by Suzanne Rose
Chicago, Ill.—After a Seattle couple ordered their six-year-old daughter with disabilities to undergo a treatment to keep her physically small, a coalition of disability rights activists including ADAPT, Not Dead Yet and Feminist Response in Disability Activism met on Feb. 19 with leaders of the American Medical Association to discuss the AMA’s reaction. The advocates asked the AMA to issue a statement opposing the “growth attenuation” treatment that the girl endured, which included a hysterectomy, removing her breast tissue and giving her massive doses of estrogen in order to keep her from going through puberty. Disability activists around the world have condemned the practice, some calling it “mutilation” and “abuse.”
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New Delhi, India—Disability rights groups joined the One Billion Rising global campaign to end violence against women, spotlighting harassment and poor treatment faced by disabled women. Samarthyam Anjlee Agarwal, an organization which promotes accessible environments, organized events highlighting violence against women with disabilities. Their initiative got the support of the Delhi Metro, which displayed digital flash messages on violence against women in its train coaches and at all Metro stations. At the YWCA and Parliament Street, dancers in wheelchairs performed “Delhi Rising.” Their message to women with disabilities was “Celebrate life, celebrate diversity and celebrate freedom.”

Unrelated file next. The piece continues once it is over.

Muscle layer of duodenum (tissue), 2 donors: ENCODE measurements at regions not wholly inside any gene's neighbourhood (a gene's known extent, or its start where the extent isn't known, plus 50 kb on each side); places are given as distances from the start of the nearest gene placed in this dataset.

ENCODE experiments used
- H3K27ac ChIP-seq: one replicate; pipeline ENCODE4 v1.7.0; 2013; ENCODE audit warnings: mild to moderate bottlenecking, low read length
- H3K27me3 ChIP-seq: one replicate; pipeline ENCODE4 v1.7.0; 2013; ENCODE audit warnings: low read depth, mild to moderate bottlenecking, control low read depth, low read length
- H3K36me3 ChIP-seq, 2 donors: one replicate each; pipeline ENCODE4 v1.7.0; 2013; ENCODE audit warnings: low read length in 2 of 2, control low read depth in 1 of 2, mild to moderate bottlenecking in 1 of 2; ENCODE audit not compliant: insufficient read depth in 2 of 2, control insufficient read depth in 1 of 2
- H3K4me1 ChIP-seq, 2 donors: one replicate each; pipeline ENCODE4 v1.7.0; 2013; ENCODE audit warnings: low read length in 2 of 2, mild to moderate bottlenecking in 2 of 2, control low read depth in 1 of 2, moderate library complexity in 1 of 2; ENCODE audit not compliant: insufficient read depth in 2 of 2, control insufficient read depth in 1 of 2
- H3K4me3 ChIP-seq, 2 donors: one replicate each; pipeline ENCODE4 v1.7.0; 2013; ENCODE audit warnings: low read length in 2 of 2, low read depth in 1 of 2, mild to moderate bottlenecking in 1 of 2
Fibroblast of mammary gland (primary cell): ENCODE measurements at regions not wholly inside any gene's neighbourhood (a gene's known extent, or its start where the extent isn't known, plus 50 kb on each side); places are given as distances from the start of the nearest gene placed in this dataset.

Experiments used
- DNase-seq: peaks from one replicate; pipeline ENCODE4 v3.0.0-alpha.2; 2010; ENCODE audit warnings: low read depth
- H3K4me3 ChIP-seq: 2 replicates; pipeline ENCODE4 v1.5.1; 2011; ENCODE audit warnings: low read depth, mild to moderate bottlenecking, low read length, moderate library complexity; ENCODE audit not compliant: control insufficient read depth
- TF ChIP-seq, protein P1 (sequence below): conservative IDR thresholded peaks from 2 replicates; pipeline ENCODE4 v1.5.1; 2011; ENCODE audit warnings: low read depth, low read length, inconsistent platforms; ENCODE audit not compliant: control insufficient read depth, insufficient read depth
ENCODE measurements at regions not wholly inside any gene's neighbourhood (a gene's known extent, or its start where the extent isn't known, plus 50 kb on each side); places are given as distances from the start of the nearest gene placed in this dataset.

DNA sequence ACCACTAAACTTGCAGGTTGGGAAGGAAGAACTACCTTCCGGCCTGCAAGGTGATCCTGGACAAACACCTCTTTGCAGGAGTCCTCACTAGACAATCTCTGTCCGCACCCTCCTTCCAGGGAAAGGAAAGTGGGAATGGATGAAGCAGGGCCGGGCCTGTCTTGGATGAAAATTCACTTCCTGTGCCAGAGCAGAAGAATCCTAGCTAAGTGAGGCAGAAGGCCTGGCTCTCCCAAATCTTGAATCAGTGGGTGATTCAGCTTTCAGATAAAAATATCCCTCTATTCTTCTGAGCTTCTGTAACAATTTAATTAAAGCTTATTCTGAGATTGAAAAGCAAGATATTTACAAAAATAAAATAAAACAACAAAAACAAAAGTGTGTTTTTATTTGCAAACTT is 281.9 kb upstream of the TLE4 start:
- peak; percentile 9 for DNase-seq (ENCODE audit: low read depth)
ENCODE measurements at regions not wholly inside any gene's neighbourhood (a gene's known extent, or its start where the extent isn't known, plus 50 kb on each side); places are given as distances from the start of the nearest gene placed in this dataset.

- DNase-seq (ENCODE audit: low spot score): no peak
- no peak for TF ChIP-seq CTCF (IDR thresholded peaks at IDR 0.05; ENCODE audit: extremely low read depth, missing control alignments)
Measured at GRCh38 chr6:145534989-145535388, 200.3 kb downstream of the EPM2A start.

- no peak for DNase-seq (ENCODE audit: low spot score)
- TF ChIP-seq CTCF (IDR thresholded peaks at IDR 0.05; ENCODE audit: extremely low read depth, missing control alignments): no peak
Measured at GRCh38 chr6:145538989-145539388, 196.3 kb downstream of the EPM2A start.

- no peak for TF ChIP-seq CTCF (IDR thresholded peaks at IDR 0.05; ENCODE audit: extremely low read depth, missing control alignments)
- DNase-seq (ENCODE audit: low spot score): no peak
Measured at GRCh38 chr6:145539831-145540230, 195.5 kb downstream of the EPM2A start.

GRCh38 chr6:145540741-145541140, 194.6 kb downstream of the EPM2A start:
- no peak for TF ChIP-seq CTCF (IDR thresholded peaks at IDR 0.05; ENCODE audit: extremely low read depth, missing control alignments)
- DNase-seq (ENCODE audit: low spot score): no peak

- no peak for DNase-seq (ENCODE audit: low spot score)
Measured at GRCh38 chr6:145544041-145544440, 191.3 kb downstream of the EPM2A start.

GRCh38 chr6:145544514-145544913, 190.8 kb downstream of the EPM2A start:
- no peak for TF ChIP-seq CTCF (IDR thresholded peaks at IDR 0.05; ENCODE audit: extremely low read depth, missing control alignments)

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New Market, Md.—The death of Robert Saylor, a 26-year-old man with Down syndrome killed in police custody, has been ruled a homicide. He was asphyxiated on Jan, 12 while lying handcuffed and face down on the ground. The police were called to the movie theater where Mr. Saylor was watching a movie with his caregiver. When she left the theater to get her car, Robert waited for her in his seat and wouldn’t leave. That’s when a theater employee called the police. When his caregiver returned, the police ignored her and her efforts to de-escalate the situation. They said Mr. Saylor was distressed after being handcuffed, appeared to panic and started to struggle. He had not threatened anyone. “Robert just loved everybody,” said his mother, Patti. “If the police had gotten the proper training on how to deal with someone with Down syndrome, this wouldn’t have happened.”
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St. Louis, Mo.—The Transportation Security Administration is apologizing to a Missouri family after agents at Lambert-St. Louis International Airport on Feb. 9 detained Lucy, a three-year-old with spina bifida in a wheelchair heading to Disney World for a vacation. Agents took away her stuffed animal and tried to stop her parents from filming their body search of Lucy and her pink wheelchair, telling them it was illegal which is not true. The family had made it through the TSA checkpoint, but as they walked to their gate, another TSA agent pulled Lucy aside for additional screening. Annie, Lucy’s mother, refused to stop filming. The video shows Lucy weeping uncontrollably and screaming that she no longer wanted to go to Disney World.